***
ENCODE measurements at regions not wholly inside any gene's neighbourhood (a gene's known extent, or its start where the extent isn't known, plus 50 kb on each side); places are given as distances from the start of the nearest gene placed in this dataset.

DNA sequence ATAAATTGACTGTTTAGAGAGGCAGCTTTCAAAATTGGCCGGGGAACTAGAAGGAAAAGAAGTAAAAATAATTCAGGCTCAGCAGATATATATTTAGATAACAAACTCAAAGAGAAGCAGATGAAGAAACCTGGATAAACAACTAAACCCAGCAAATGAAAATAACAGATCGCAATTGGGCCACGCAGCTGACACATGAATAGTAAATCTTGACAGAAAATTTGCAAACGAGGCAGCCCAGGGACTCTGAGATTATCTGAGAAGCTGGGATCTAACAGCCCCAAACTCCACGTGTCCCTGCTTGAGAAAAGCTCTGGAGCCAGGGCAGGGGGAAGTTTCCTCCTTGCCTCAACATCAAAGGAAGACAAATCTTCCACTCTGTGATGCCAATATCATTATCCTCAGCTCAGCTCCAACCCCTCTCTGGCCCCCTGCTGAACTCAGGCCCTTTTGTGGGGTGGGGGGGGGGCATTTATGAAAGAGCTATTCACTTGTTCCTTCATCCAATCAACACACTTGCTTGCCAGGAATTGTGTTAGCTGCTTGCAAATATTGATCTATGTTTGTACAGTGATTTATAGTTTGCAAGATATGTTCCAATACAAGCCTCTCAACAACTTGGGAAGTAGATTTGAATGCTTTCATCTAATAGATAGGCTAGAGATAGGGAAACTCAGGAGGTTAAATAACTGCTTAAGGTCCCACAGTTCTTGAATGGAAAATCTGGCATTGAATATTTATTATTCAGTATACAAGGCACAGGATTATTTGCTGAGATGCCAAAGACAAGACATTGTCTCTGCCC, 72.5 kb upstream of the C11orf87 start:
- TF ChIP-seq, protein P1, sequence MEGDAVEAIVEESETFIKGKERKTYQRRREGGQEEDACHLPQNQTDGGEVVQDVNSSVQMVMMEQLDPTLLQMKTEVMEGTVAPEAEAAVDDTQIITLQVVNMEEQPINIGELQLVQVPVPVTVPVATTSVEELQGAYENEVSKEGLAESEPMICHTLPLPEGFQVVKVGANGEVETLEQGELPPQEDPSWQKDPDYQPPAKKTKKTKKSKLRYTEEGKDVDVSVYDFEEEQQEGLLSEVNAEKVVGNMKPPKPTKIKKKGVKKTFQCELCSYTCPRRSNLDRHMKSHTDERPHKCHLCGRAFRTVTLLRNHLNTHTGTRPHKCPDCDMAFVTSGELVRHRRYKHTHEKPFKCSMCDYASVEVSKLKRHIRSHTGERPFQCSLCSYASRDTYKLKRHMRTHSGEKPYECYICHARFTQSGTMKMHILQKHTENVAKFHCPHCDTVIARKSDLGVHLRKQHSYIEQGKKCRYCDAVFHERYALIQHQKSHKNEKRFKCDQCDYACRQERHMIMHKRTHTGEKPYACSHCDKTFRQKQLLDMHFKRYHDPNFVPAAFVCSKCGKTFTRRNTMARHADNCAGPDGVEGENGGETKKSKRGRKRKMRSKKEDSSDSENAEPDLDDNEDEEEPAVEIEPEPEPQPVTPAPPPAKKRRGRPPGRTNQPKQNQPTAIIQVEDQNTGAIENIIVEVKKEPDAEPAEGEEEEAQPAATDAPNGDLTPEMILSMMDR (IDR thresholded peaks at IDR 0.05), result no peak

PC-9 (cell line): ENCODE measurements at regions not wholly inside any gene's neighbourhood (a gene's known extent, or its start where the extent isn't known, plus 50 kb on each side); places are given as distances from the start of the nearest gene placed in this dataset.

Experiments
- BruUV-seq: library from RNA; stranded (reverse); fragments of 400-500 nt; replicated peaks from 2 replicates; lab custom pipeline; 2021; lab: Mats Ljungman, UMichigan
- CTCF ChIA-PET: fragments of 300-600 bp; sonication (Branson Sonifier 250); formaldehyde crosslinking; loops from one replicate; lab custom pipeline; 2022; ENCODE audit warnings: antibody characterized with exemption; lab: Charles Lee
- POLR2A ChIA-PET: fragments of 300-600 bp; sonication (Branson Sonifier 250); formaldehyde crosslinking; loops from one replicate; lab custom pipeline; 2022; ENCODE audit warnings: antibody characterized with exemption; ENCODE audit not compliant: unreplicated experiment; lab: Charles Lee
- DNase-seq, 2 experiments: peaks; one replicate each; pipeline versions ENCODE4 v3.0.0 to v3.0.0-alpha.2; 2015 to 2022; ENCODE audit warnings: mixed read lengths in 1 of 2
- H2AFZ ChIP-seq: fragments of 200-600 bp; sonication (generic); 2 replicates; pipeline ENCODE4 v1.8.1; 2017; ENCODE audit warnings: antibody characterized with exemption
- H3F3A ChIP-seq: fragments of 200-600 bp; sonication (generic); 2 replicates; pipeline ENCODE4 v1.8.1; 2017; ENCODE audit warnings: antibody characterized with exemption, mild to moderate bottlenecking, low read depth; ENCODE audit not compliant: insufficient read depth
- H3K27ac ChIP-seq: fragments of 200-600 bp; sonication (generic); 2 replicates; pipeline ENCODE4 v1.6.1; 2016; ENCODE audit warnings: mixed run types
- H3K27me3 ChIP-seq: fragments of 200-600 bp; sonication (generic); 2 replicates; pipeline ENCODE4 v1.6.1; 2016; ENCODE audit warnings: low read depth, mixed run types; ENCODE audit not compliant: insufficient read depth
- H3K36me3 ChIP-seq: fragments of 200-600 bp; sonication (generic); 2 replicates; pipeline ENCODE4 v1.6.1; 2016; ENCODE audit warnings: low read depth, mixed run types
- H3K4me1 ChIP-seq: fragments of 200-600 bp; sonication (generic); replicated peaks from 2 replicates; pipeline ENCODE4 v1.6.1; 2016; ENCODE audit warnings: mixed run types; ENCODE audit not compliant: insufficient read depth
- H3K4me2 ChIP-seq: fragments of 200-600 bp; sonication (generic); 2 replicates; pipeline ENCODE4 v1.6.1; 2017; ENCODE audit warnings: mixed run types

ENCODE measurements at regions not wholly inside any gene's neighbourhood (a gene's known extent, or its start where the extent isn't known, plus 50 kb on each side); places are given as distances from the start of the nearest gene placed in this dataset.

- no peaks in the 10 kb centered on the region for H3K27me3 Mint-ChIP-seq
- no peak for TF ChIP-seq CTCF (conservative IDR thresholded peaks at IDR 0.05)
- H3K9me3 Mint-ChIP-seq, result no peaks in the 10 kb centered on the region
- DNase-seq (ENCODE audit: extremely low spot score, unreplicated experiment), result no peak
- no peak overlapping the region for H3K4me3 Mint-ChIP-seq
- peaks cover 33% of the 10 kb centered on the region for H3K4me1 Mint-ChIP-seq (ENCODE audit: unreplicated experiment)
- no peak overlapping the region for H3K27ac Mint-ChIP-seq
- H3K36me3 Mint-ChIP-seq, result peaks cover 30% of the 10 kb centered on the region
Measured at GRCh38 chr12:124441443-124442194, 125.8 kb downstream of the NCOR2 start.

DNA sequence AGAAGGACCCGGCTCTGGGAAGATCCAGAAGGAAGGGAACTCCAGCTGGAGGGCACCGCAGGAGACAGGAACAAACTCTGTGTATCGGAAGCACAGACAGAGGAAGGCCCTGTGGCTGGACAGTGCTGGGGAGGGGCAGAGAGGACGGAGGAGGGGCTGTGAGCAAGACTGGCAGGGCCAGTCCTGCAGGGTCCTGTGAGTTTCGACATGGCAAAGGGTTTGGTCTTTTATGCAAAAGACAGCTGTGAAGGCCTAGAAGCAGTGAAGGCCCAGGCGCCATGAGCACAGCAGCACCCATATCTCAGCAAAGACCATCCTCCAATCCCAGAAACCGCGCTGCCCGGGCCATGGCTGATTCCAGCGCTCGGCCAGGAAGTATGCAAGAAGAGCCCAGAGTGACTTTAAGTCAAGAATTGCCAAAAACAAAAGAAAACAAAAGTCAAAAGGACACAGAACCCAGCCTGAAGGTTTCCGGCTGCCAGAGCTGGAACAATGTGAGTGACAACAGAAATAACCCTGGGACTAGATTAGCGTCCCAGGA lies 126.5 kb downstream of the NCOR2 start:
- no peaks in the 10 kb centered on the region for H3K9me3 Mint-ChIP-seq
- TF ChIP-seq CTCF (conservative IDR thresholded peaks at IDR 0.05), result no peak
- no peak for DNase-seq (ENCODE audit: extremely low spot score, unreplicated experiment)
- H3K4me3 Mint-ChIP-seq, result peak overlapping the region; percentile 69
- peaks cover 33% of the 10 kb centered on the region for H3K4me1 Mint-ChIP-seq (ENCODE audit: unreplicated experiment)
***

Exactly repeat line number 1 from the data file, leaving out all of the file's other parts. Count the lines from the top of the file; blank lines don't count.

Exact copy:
ENCODE measurements at regions not wholly inside any gene's neighbourhood (a gene's known extent, or its start where the extent isn't known, plus 50 kb on each side); places are given as distances from the start of the nearest gene placed in this dataset.